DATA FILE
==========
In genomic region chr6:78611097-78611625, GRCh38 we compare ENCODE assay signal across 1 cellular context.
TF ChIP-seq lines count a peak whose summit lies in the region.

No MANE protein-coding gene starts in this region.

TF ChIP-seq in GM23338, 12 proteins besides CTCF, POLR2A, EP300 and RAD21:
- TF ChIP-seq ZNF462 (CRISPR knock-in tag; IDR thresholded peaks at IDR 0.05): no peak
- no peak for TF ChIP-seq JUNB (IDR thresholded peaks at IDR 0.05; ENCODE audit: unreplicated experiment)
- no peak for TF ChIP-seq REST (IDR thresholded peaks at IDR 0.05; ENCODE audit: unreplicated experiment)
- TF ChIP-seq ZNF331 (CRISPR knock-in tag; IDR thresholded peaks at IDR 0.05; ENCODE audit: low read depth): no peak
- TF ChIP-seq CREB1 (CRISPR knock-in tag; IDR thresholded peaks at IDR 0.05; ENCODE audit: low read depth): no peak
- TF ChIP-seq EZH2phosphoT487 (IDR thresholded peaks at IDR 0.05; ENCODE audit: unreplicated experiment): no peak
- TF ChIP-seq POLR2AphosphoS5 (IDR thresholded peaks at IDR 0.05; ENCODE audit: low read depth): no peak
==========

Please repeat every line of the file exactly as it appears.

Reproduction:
In genomic region chr6:78611097-78611625, GRCh38 we compare ENCODE assay signal across 1 cellular context.
TF ChIP-seq lines count a peak whose summit lies in the region.

No MANE protein-coding gene starts in this region.

TF ChIP-seq in GM23338, 12 proteins besides CTCF, POLR2A, EP300 and RAD21:
- TF ChIP-seq ZNF462 (CRISPR knock-in tag; IDR thresholded peaks at IDR 0.05): no peak
- no peak for TF ChIP-seq JUNB (IDR thresholded peaks at IDR 0.05; ENCODE audit: unreplicated experiment)
- no peak for TF ChIP-seq REST (IDR thresholded peaks at IDR 0.05; ENCODE audit: unreplicated experiment)
- TF ChIP-seq ZNF331 (CRISPR knock-in tag; IDR thresholded peaks at IDR 0.05; ENCODE audit: low read depth): no peak
- TF ChIP-seq CREB1 (CRISPR knock-in tag; IDR thresholded peaks at IDR 0.05; ENCODE audit: low read depth): no peak
- TF ChIP-seq EZH2phosphoT487 (IDR thresholded peaks at IDR 0.05; ENCODE audit: unreplicated experiment): no peak
- TF ChIP-seq POLR2AphosphoS5 (IDR thresholded peaks at IDR 0.05; ENCODE audit: low read depth): no peak